How to Build Links

Now that we’ve looked at some of the common terms associated with link building, lets look at some ways that people build links to their websites and whether they are good.

  • Article Marketing – Writing content for article networks like EzineArticles, HubPages, and similar sites has lost its appeal since Google updated their algorithm and took away many article directories’ ranking in search.  Nonetheless, there are still great article directories out there where you can create content and freely submit the content and get a link back to your website.  You can learn more about popular article directories and their value today in this post on article marketing post Panda.
  • Directories – One of the easiest ways to get links is through online directories.  Two of the strongest directories to get links from are DMOZ (free, but difficult to get accepted into) and the Yahoo Directory ($299 per year).  Your best bet is to look for good quality directories and especially industry specific directories.  You can get some ideas on where to start on the SEOmoz Directory List which shows 15 directories to non-members and over 400 to members.  Also, try Directory Critic which lets you see free vs. paid directories, niche directories, and more.  Analyze each directory before you submit your website to them to ensure they do not link to adult websites, online pharmacies, and casinos.
  • Guest Blogging – Guest blogging is a great way to get backlinks and can help build your business’ authority in your industry.  When you contribute content to a blog, you will typically get a chance to link back to your website in your author bio.  These links will usually help you boost your search rankings as well as get clicks directly from the blog’s audience.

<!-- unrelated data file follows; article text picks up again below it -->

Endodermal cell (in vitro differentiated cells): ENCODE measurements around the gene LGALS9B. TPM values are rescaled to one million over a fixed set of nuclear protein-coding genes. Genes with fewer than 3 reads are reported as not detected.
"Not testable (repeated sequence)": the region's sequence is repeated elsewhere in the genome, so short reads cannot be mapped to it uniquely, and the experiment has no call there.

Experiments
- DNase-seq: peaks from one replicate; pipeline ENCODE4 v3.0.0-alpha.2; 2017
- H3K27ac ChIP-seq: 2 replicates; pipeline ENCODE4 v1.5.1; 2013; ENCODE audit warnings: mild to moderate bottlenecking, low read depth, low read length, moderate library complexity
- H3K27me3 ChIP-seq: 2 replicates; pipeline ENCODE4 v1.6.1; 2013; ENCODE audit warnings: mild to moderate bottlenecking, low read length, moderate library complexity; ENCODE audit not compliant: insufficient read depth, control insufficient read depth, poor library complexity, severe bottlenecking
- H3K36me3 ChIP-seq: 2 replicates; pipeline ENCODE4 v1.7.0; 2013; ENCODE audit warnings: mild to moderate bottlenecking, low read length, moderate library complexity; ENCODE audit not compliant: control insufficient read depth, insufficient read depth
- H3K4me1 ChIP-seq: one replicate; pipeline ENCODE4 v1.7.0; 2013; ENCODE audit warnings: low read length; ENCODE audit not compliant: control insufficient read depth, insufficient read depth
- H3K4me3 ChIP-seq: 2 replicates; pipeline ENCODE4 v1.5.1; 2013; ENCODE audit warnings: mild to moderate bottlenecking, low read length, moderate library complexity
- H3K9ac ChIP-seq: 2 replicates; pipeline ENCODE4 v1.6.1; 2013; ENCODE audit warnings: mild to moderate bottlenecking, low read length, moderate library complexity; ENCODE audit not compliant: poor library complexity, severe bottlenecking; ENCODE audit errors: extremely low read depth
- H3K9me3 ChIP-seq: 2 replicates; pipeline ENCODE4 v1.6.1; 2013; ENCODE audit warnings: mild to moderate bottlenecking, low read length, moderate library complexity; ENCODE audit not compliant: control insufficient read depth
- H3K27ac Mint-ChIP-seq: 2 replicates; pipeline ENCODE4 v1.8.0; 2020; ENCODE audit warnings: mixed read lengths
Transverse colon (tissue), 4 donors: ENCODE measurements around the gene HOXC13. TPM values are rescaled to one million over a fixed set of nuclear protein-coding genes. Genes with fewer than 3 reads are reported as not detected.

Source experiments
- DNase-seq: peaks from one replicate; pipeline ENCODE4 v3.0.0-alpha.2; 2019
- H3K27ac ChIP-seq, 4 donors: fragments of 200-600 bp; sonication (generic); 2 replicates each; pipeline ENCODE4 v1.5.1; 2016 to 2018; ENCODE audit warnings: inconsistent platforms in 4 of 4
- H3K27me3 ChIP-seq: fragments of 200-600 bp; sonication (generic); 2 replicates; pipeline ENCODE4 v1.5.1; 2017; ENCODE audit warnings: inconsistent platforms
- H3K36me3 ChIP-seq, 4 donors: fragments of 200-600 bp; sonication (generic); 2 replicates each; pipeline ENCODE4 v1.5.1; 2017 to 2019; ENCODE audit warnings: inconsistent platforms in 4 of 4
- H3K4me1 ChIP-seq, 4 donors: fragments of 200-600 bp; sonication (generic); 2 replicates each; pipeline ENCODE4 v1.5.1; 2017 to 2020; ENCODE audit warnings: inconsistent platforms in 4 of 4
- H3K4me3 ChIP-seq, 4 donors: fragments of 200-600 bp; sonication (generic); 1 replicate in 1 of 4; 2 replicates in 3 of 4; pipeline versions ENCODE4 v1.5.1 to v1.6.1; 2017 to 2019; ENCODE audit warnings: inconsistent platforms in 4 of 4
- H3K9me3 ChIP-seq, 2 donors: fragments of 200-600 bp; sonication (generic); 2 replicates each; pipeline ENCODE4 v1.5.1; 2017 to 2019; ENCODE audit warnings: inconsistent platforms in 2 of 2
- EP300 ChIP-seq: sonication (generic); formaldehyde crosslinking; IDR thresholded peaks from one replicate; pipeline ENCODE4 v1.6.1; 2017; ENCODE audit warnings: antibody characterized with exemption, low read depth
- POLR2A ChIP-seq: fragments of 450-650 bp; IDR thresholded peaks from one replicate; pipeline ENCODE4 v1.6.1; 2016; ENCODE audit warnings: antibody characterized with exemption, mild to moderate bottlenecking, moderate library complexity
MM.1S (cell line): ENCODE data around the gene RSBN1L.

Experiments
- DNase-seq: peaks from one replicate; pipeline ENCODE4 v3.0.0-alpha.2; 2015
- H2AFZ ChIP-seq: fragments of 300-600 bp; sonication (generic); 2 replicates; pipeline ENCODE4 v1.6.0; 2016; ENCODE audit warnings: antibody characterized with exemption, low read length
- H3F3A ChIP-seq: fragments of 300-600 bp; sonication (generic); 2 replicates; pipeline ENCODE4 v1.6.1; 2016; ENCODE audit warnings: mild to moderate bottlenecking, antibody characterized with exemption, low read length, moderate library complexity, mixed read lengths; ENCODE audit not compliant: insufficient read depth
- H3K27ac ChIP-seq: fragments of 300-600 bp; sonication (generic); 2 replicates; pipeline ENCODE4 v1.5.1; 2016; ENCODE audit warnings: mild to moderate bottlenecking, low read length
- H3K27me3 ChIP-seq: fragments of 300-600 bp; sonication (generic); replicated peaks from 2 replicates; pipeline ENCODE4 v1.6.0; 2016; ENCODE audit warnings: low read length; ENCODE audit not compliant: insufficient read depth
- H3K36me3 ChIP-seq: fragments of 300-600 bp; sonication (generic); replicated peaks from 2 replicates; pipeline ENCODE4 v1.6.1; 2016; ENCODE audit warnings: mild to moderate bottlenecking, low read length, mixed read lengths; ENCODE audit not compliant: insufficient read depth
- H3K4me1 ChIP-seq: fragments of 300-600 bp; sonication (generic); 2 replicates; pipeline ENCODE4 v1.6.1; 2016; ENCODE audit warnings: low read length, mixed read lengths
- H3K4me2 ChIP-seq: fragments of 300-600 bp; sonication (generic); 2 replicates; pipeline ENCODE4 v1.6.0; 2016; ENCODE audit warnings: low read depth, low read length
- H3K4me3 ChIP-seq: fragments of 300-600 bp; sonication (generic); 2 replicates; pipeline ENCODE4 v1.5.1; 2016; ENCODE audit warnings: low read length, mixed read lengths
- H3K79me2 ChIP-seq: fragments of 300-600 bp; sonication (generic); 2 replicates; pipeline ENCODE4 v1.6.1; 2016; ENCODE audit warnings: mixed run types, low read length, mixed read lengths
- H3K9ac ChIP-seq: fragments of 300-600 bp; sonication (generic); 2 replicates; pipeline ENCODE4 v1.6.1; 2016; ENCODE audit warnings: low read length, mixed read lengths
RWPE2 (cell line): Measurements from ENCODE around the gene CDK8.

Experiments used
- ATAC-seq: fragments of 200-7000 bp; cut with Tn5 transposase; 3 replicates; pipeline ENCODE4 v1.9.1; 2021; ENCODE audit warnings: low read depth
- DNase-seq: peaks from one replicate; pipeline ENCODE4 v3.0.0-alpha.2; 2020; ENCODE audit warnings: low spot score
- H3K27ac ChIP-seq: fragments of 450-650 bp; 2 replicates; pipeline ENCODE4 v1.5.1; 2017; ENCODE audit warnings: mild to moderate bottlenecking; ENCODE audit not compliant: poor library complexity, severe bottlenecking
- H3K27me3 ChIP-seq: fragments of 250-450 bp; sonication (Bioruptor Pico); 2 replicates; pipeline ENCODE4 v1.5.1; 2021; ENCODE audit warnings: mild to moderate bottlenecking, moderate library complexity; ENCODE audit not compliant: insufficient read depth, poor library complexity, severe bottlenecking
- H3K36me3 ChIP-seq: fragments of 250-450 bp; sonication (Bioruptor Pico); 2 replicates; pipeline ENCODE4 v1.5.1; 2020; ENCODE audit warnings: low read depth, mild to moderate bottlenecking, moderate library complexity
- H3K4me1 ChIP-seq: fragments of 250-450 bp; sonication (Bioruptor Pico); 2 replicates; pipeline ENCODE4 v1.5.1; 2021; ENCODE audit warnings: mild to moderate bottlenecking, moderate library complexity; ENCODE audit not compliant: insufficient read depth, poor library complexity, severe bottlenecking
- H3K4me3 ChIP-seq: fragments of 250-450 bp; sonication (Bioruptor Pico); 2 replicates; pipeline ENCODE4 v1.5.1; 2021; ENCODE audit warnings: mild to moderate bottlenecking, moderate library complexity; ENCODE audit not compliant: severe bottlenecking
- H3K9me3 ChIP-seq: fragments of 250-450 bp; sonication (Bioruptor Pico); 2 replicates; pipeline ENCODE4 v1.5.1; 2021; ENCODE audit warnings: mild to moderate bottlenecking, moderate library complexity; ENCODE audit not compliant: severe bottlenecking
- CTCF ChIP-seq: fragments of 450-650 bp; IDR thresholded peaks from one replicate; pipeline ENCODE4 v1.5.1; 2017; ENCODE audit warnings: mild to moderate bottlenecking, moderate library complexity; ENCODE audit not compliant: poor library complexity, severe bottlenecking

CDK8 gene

• Link Requests – Link requests are simply the outreach process where you email the website owner or webmaster of a prospective link opportunity and ask them for a link to your website.  The key to making these work is to personalize the email so they know it’s not an automated message and let the website owner or webmaster know how their website’s audience will benefit from linking to your website. Further, you should clearly explain how linking to your site will provide value to their visitors. Sending unsolicited emails requesting a link to your site can be viewed as spam. Therefore, you may want to consider offering a piece of valuable content for their site that contains a link, rather than simply asking for a link.
  • Reciprocal Links – Reciprocal links are those where you link to another website in exchange for them linking to yours.  Reciprocal linking is considered borderline black hat – they can be good if the website you are linking back to is highly relevant to yours and you wouldn’t mind your audience going to them, but if the website is not relevant, then it is obvious you are doing it just for the link.
  • Social Profiles – Links from many social media networks like Twitter, Facebook, and LinkedIn do not offer any SEO value because they are nofollow.  But nonetheless, it doesn’t hurt to include them for click through value – if someone finds your social profile before your website, you will want them to easily get to your website.

There are many more ways to get links back to your website, but these are some of the most popular.  Be sure that you only choose link building practices that result in quality links back to your website as Google is constantly cracking down on low-quality link building. At the end of the day, if your link building strategy is to provide valuable content to relevant websites for your target audience than it will pay off in more ways than just higher Google rankings.

Do you have a link building strategy in place? If so, what are you doing? Do you have tips you would recommend to others? Please leave a comment and join the discussion.